Adapting to Climate Change & Green the Economy

Adapting to Climate Change & Green the Economy

Don’t hold your breath, but there is a possibility that the G20 summit in Toronto this weekend will take action to reduce government subsidisation of the fossil fuel industry and to level the playing field for clean and renewable fuels. Meanwhile the peak climate change adaptation research organisations will unite to host next week Australia’s first international conference dedicated solely to preparing for, and adapting to, the impacts of climate change on the Gold Coast (29 June-1 July).

From the World Bank (21 June 2010):

UN Secretary-General Ban Ki-moon has urged leaders of the Group of 20 (G20) meeting in Toronto this weekend to focus their incoming summit on development and green growth in promoting global economic recovery.

“Based on our collective experience, the best way to enhance the framework for strong, sustainable and balanced economic growth is to put development front and centre, and to invest in a green economic recovery for all,” Ban said in an open letter to the leaders.

“Economic recovery will be more sustainable if it is embedded in a global green new deal,”

The UN chief asked world leaders to undertake international initiatives that supported national investment plans, women’s economic empowerment and measures to expand access to credit and savings for the poor.

“We must also build further momentum on education for all with a special focus on girls’ education,” he said, while also underlining the need to conclude an international trade deal that “takes into account the needs of the poorest nations by enhancing their market access.

Ban Ki-moon also asked investments in global health and health systems, such as the Joint Action Plan for Women’s and Children’s Health, and fully funding programmes like the Global Fund to fight AIDS, Tuberculosis and Malaria, and the Sanitation and Water for All Initiative.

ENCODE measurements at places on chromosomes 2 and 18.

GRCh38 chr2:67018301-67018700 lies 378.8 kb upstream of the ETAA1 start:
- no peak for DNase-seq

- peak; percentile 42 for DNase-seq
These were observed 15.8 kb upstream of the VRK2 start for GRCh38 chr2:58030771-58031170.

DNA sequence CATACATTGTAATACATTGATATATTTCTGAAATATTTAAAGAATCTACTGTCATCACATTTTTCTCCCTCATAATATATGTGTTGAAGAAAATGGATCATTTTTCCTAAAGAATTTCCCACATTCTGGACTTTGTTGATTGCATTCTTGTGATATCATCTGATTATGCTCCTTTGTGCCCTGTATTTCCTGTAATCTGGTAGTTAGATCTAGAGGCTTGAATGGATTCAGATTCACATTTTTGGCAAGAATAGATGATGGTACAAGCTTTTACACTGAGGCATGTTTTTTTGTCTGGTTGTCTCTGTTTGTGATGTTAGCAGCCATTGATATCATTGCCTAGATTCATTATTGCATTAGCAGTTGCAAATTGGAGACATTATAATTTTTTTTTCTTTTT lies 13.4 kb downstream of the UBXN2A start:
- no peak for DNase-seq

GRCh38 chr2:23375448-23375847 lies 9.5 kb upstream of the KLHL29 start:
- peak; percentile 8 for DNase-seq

The Global Fund requires USD 17 billion over the next three years to meet current and projected needs.

The UN chief also called on nations to deliver on $30 billion in fast-start funding for developing countries dealing with climate change over the next three years and ensuring that the climate finance pledged in Copenhagen is delivered.

“The G20 showed leadership in calling for the phasing out of fossil fuel subsidies and I encourage all to work individually and collectively to do so as soon as possible,” he said.


By Terry McDonald for Energy Boom on (16 June 2010)

Don’t hold your breath, but there is a possibility that the G20 summit in Toronto next week will take action to reduce government subsidization of the fossil fuel industry and to level the playing field for clean and renewable fuels.

So far, the G20 has been focusing on the US$500 billion of fossil fuel consumption subsidies, but the public’s anger at the Gulf Oil spill disaster is an opportunity for President Obama and other G20 politicians to take action against tax breaks and lax regulations that put additional billions of dollars into the pocketbooks of the companies that find, produce and process fossil fuels.

The President’s Oval Office address last evening promised action in the Gulf and an energy policy that accelerates the transition from fossil fuels to clean energy. Let’s see what actually happens.

Obviously, this is a huge issue for clean sector companies and their investors. We all understand that existing government subsidies to clean companies are necessary to support the economy’s transition from fossil fuels and energy waste to cleaner, more efficient and more secure sources of energy.

But they can also be big time turnoffs to investors. Investors believe if companies need government subsidies to compete, then how sound can their real financial propositions be? Furthermore, what happens when the political mood shifts or if economic circumstances force the government to reduce or eliminate subsidies?

However, action from the G20 could change everything. Investors would see that, to a considerable extent, clean energy needs subsidies because the fossil fuel sector gets subsidies. Maybe the financial community will begin to treat the renewable energy sector with new respect. This, in turn, would bring more non-government capital to this sector.

Here’s some background:

The G20 summit in Toronto June 26-27 is scheduled to deal with a commitment from the G20 meeting in Pittsburgh September 24-25, 2009 to “rationalize and phase out over the medium term inefficient fossil fuel subsidies that encourage wasteful consumption.”

A report from the International Energy Agency (IEA) prepared for the Toronto summit says fossil fuel consumption subsidies were US$557 billion in 2008, up from US$342 billion in 2007. Data for 2009 and 2010 is not included, but the EIA expects current levels to be marginally lower than 2008.